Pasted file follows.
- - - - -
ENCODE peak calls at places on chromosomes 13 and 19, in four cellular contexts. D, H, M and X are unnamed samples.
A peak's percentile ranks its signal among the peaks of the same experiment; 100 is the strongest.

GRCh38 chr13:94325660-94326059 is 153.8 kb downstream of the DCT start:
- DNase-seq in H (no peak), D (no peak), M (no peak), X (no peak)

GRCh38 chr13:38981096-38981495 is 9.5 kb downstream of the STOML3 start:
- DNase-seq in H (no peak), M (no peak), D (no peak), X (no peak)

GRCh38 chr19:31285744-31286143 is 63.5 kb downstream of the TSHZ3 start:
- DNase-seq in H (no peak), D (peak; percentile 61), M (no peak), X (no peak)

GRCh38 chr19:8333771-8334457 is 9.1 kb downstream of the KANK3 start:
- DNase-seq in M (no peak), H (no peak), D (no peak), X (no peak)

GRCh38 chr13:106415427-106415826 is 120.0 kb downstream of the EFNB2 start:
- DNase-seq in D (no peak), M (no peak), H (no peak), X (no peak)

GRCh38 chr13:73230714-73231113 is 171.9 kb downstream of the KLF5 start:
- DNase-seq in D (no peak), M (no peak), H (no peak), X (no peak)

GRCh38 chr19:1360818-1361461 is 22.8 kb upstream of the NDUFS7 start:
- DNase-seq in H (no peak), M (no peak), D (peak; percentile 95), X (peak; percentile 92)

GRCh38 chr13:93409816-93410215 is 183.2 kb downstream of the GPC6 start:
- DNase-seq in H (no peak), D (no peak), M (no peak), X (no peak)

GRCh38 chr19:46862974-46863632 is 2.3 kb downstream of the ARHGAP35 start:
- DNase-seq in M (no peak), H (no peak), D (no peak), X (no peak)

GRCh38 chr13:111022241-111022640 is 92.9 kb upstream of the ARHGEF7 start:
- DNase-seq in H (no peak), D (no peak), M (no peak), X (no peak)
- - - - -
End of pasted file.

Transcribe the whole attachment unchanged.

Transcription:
ENCODE peak calls at places on chromosomes 13 and 19, in four cellular contexts. D, H, M and X are unnamed samples.
A peak's percentile ranks its signal among the peaks of the same experiment; 100 is the strongest.

GRCh38 chr13:94325660-94326059 is 153.8 kb downstream of the DCT start:
- DNase-seq in H (no peak), D (no peak), M (no peak), X (no peak)

GRCh38 chr13:38981096-38981495 is 9.5 kb downstream of the STOML3 start:
- DNase-seq in H (no peak), M (no peak), D (no peak), X (no peak)

GRCh38 chr19:31285744-31286143 is 63.5 kb downstream of the TSHZ3 start:
- DNase-seq in H (no peak), D (peak; percentile 61), M (no peak), X (no peak)

GRCh38 chr19:8333771-8334457 is 9.1 kb downstream of the KANK3 start:
- DNase-seq in M (no peak), H (no peak), D (no peak), X (no peak)

GRCh38 chr13:106415427-106415826 is 120.0 kb downstream of the EFNB2 start:
- DNase-seq in D (no peak), M (no peak), H (no peak), X (no peak)

GRCh38 chr13:73230714-73231113 is 171.9 kb downstream of the KLF5 start:
- DNase-seq in D (no peak), M (no peak), H (no peak), X (no peak)

GRCh38 chr19:1360818-1361461 is 22.8 kb upstream of the NDUFS7 start:
- DNase-seq in H (no peak), M (no peak), D (peak; percentile 95), X (peak; percentile 92)

GRCh38 chr13:93409816-93410215 is 183.2 kb downstream of the GPC6 start:
- DNase-seq in H (no peak), D (no peak), M (no peak), X (no peak)

GRCh38 chr19:46862974-46863632 is 2.3 kb downstream of the ARHGAP35 start:
- DNase-seq in M (no peak), H (no peak), D (no peak), X (no peak)

GRCh38 chr13:111022241-111022640 is 92.9 kb upstream of the ARHGEF7 start:
- DNase-seq in H (no peak), D (no peak), M (no peak), X (no peak)